[Sugar-devel] [IAEP] SLOBs Position on SoaS
dmc.sugar at filteredperception.org
Wed Sep 16 21:27:41 EDT 2009
Douglas McClendon wrote:
> Bill Bogstad wrote:
>> I also don't think we can leave Sugar LiveUSB to any distribution.
>> My impression is that both LiveCD and LiveUSB Linux distributions are
>> essentially gimmicks for all of them.
> I generally agree with the rest of your sentiments in this mail, but as
> the now quasi-official 'Godfather of Fedora LiveCD' I have to respond to
> this 'gimmick' claim.
> It should be noted that historically the linux LiveCD (and the alternate
> more usable but less compatable LiveUSB form) solved this problem for
> linux distributions, and still solves it to this day-
I should also add for completeness the use of LiveCD/USB for rescue
purposes, extended to general stateless utility with most features of
the traditional OS. I.e. boot, do whatever, use whatever, and know that
the next boot will be identical (or can be if you reset the persistent
And of course portability is another counter to the gimmick tag. Or
rather, LiveCD/USB is what simultaneously required and pushed the
distros down the path of making dynamic boot time hardware detection and
autoconfiguration work much better than before the LiveCD era. I.e.
what might enable a traditional install to external usb rotating disk to
be even remotely usable. I.e. a very historic distro install to
external usb rotating disk would be tied more or less to the hardware it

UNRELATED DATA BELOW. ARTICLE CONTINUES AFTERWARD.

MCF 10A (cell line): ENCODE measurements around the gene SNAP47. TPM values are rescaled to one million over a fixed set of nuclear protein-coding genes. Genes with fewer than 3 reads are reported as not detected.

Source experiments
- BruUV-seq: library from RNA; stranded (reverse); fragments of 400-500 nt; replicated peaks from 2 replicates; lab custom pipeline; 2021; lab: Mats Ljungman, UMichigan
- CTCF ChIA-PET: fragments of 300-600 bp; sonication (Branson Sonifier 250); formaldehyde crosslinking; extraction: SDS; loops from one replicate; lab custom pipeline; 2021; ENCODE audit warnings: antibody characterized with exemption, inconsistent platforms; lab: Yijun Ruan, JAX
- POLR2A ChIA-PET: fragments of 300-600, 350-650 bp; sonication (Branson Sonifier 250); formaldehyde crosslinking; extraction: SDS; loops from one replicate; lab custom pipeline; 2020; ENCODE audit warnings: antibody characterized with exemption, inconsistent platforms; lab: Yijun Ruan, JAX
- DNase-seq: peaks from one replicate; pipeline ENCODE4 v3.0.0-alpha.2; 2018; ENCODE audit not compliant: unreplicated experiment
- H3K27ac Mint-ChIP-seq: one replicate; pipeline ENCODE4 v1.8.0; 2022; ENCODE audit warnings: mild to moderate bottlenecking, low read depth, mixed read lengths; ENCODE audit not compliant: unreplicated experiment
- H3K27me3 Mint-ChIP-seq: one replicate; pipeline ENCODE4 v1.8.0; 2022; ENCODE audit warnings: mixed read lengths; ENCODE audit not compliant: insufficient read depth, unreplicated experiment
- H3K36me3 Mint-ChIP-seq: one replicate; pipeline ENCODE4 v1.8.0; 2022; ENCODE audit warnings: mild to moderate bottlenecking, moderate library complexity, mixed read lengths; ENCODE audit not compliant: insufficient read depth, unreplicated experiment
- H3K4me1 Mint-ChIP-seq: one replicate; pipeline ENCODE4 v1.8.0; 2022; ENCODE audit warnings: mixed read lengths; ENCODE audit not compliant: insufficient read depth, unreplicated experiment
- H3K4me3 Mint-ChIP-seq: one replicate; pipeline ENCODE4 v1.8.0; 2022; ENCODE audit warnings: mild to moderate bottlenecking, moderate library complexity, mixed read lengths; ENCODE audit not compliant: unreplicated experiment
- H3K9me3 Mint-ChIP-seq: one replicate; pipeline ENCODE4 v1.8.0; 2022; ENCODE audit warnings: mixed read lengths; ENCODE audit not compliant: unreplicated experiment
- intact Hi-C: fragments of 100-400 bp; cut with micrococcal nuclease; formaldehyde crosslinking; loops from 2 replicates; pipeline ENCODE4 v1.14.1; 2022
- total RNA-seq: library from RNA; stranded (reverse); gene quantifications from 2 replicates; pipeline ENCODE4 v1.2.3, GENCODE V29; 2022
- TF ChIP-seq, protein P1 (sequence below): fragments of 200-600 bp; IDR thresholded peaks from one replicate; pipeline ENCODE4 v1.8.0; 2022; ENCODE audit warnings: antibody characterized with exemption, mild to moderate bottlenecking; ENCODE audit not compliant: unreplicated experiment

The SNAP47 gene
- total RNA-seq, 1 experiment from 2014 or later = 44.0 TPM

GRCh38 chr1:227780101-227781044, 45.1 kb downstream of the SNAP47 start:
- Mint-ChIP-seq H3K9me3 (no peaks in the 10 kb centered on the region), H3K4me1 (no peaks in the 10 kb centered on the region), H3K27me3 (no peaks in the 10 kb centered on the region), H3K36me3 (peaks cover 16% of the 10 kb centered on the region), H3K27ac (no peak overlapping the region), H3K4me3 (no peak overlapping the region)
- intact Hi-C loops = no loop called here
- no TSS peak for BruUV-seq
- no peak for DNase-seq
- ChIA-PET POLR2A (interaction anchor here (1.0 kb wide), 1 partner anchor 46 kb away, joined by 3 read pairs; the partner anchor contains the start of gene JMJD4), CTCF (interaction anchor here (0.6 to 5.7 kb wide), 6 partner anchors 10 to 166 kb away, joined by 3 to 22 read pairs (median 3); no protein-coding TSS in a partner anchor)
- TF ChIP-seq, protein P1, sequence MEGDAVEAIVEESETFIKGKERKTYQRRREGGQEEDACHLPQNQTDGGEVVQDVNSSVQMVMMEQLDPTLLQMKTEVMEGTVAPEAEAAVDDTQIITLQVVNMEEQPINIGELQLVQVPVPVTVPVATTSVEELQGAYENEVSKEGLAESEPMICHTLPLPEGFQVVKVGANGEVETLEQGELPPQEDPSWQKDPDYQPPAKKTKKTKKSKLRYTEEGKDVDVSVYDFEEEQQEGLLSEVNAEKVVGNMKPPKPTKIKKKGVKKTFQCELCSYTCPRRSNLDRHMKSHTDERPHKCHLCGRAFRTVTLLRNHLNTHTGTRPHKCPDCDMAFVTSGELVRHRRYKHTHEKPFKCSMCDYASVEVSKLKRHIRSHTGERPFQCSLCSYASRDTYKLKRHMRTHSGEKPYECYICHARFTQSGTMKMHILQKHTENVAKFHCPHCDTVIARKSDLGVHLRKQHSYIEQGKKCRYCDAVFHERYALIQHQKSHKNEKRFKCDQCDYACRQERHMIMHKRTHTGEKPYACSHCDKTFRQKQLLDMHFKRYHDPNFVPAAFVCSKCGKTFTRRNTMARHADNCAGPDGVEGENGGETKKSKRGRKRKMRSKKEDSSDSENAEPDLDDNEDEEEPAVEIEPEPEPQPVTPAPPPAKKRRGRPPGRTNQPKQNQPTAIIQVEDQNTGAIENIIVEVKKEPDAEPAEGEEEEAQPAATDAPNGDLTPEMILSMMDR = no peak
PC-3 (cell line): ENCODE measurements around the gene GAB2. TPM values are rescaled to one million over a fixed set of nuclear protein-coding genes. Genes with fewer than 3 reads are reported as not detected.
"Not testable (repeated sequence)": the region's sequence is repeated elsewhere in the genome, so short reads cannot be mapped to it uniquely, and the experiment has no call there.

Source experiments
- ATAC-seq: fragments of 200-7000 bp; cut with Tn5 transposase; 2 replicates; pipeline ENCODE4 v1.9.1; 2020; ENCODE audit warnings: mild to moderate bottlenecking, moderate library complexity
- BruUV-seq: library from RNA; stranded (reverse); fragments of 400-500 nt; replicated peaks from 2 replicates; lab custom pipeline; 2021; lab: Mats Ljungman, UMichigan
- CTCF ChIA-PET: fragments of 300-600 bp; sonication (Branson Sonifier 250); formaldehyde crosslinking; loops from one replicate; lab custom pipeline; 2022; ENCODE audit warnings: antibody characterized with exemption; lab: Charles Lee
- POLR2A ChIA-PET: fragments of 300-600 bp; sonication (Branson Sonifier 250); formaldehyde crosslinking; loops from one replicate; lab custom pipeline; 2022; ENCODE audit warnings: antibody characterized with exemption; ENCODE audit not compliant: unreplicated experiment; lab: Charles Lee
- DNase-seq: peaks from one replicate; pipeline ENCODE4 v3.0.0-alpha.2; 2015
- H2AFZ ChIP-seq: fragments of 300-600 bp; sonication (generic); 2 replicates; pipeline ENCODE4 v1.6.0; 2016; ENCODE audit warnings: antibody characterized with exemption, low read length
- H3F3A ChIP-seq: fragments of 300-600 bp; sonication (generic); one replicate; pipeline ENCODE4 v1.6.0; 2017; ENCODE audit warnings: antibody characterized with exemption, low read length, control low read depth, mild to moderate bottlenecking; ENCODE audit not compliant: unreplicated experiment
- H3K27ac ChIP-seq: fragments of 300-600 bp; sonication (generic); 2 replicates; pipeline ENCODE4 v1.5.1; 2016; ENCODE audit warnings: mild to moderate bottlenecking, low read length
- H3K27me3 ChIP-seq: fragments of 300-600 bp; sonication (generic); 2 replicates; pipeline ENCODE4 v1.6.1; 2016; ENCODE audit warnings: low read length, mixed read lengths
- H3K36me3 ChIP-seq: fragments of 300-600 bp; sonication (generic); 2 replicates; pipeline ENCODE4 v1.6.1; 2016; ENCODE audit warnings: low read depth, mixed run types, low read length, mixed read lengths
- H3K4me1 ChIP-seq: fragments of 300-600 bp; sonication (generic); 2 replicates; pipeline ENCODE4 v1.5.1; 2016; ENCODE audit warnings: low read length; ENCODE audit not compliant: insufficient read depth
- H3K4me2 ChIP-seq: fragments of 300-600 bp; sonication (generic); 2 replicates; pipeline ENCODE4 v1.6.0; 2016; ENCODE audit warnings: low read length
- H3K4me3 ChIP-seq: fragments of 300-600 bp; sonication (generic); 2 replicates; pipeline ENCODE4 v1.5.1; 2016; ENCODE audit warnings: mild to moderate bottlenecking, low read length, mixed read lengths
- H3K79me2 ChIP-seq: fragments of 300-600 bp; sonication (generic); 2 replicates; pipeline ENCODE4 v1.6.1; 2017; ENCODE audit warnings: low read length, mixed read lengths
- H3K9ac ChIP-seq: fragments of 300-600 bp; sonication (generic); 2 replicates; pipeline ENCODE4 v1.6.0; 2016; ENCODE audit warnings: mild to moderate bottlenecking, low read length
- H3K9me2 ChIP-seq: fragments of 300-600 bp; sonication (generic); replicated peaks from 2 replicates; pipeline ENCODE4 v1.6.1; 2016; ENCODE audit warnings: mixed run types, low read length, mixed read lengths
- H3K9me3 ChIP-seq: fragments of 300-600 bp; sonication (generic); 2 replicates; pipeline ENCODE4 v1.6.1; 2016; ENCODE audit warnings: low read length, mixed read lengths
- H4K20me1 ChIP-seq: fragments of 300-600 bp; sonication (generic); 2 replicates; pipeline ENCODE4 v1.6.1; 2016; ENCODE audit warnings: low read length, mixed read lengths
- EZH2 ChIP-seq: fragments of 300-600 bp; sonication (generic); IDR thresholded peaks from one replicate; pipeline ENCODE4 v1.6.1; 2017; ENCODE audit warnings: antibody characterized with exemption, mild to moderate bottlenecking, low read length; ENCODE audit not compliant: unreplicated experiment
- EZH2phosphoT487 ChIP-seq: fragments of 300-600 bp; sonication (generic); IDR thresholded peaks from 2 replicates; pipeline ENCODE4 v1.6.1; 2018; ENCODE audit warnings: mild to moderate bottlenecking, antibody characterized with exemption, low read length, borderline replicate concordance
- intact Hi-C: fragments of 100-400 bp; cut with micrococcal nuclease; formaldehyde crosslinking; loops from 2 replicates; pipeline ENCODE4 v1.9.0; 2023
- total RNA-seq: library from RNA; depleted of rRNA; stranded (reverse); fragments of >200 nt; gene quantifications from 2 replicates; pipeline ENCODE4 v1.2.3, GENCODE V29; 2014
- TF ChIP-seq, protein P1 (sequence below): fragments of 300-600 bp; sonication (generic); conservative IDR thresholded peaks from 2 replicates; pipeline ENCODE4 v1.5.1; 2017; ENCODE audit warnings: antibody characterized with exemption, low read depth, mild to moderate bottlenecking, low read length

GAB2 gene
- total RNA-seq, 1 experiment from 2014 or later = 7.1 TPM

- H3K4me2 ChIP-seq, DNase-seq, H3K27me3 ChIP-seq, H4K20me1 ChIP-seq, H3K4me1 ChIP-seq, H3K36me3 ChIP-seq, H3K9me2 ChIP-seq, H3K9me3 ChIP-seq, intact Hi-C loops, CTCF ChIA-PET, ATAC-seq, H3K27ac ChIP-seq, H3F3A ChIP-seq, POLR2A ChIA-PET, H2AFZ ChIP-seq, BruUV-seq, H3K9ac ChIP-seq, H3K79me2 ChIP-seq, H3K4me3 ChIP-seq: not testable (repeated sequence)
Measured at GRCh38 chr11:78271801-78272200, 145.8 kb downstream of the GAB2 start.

was installaed on, and would not work well/at-all if moved to a
different system. But with the natural progression of LiveCD
requirments of dynamic boot time hardware autodetections, leading to
that just being a generally good idea, now it is more feasible to use an
installed to external usb drive distro as a portable thing that can move
from across different PC HW configurations.
An interesting point is that _if_ 5 years ago external usb flash drives
were in fact performancewise on par with rotating disks, the LiveUSB
case probably would not have evolved as it has. I.e. you would just put
a hardware agnostic install in an image and distribute that, possibly
with some built in recovery subpartition. While that may be where
things are going, it is worth noting that much of the work involved
getting that hardware agnosticism to work. And the possibly transient
LiveUSB implementation did perhaps play a key enabling role for the
long-term, as it was a useful place for that hardware agnosticism to
In the same vein, I see the current manifestation of soas and fedora
liveusb as possibly transient in the long term, however their
functionality and use in the short term, may be what drives the
development of whatever obsoletes them. I.e. still quite relevant and
important. Maybe this is analogous to how the XO-1 can still take
credit for sugar. I.e. even though it may have been a transient and
obsoleted platform, it was necessary and critical for the overall
lifecycle of the sugar software.
Personally, and this is the perspective of an interested but
non-real-user of sugar, it seems like the soas that Sebastian is doing
has been critical for sugar's long term lifecycle, and even in its
current form will be for at least the next year or two. And beyond that
if btrfs as the default rootfs or some other technilogical progression